But even if we, or an angel from heaven, preach any other gospel to you than what we have preached to you, let him be accursed. As we have said before, so now I say again, if anyone preaches any other gospel to you than what you have received, let him be accursed. For do I now persuade men, or God? Or do I seek to please men? For if I still pleased men, I would not be a bondservant of Christ. But I make known to you, brethren, that the gospel which was preached by me is not according to man. For I neither received it from man, nor was I taught it, but it came through the revelation of Jesus Christ.- Galatians 1:8-12
The street where Christian used to live is in one of the worst neighborhoods in São Paulo. He was a recent arrival to the streets and one of our team members thought it was a good idea to visit his mother. We decide to venture out together to this infamous neighborhood.
In another time, this would have been considered a beautiful neighborhood. There were many historic buildings with intricate patterns and designs adorning their exteriors. However, now they are in various stages of deterioration. These buildings are known as “cortiços” which is just another word for urban slum. The houses are divided into tiny rooms and rented for exorbitant prices. Most of the tenants are very poor and without choices in terms of housing except for these places. As we entered the street, we were “greeted” by a group of teens who asked us what we wanted. They thought that we were there to buy drugs and they wanted to let us know of their wide range of stock. We told them that we were here looking for Christian’s mother’s home. They knew her and they pointed us to one of the buildings. We were informed not to knock on the doors but to just wait outside the door and they would eventually let us in. Only the police knock on doors in this neighborhood. We did not want to find out what would happen if we knocked. The street was filled with people sitting outside and children of all ages running around. They stopped their conversations and stared at us distrustfully. We stood in front of a building where the dealers pointed out and waited. It took a while before the door was opened. The drug dealer looked suspiciously at us at first and then he relaxed when we told him that we are from the church. He smiled and said that he would call the mother of the boy. The atmosphere was tense. We could feel everyone in the neighborhood scrutinizing our every move. It was one of our most intense experiences working in the streets.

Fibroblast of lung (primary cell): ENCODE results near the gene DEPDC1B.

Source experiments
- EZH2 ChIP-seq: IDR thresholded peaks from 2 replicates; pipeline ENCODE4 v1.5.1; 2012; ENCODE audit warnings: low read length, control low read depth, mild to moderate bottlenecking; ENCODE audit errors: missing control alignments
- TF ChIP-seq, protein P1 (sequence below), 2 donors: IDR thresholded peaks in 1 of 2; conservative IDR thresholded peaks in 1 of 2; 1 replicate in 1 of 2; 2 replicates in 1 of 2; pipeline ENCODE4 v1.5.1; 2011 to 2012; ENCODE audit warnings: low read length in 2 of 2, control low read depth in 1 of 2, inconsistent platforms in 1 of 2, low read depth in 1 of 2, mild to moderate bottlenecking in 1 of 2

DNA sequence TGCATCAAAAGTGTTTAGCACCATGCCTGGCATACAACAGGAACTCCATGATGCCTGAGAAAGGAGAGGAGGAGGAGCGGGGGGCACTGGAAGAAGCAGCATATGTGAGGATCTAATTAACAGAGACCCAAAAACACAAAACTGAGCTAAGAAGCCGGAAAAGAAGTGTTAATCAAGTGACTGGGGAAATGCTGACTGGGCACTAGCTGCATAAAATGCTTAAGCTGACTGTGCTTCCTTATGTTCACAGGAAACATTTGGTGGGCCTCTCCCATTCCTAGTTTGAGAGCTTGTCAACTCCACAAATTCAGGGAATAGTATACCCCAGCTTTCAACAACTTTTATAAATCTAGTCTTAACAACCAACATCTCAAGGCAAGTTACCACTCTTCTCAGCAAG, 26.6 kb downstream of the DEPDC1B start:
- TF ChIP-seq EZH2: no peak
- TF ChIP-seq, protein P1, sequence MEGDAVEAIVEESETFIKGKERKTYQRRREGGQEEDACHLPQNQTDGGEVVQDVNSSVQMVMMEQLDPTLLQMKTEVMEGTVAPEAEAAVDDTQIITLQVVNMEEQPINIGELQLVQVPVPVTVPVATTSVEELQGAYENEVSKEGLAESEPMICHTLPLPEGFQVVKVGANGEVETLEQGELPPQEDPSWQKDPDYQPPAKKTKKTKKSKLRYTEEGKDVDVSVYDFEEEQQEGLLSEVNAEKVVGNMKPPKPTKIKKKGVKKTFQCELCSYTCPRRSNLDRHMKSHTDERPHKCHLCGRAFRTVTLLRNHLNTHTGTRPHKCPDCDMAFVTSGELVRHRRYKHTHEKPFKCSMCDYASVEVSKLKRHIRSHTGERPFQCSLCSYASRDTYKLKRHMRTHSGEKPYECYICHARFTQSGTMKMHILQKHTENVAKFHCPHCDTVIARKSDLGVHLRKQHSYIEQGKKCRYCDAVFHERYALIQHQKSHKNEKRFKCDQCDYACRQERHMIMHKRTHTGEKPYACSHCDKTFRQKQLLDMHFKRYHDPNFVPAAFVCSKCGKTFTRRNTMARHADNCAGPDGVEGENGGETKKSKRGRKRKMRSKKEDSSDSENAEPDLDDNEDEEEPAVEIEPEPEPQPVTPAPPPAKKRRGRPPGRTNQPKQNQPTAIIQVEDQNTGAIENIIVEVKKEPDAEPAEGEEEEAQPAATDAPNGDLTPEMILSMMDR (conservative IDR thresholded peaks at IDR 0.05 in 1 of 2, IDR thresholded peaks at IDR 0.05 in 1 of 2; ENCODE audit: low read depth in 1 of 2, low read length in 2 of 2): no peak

Much later we had a discussion with a group of Christians about the challenges our children face growing up in these neighborhoods. Someone suggested that it was asking too much from our children and teens to be Christians while living in these kinds of neighborhoods. This sentiment was just not just the conviction of one person. Almost everyone in the discussion agreed. They argued that the temptation was too great for them to be involved in crime. I understood their sentiment but at the same time both Mary and I were greatly disturbed. The implications of this argument should disturb any Christian because it is saying that the gospel is only good news in a certain context and it is inadequate in another situation. If this is the case, then I am afraid that we have nothing relevant to say to our children in the streets. Then the gospel is not powerful enough to do anything for them unless they change their circumstances first. This argument implies that those who have the misfortune to find themselves born into extreme poverty are beyond the reach of the gospel; that they first need to change their social status to fully reap the benefits of the gospel. This gospel is a gospel that depends on certain social and economic circumstances to be effective. Thanks be to God that this is not the gospel of the Bible. It is the other gospel of the world that St Paul so vigorously argued against in his letters.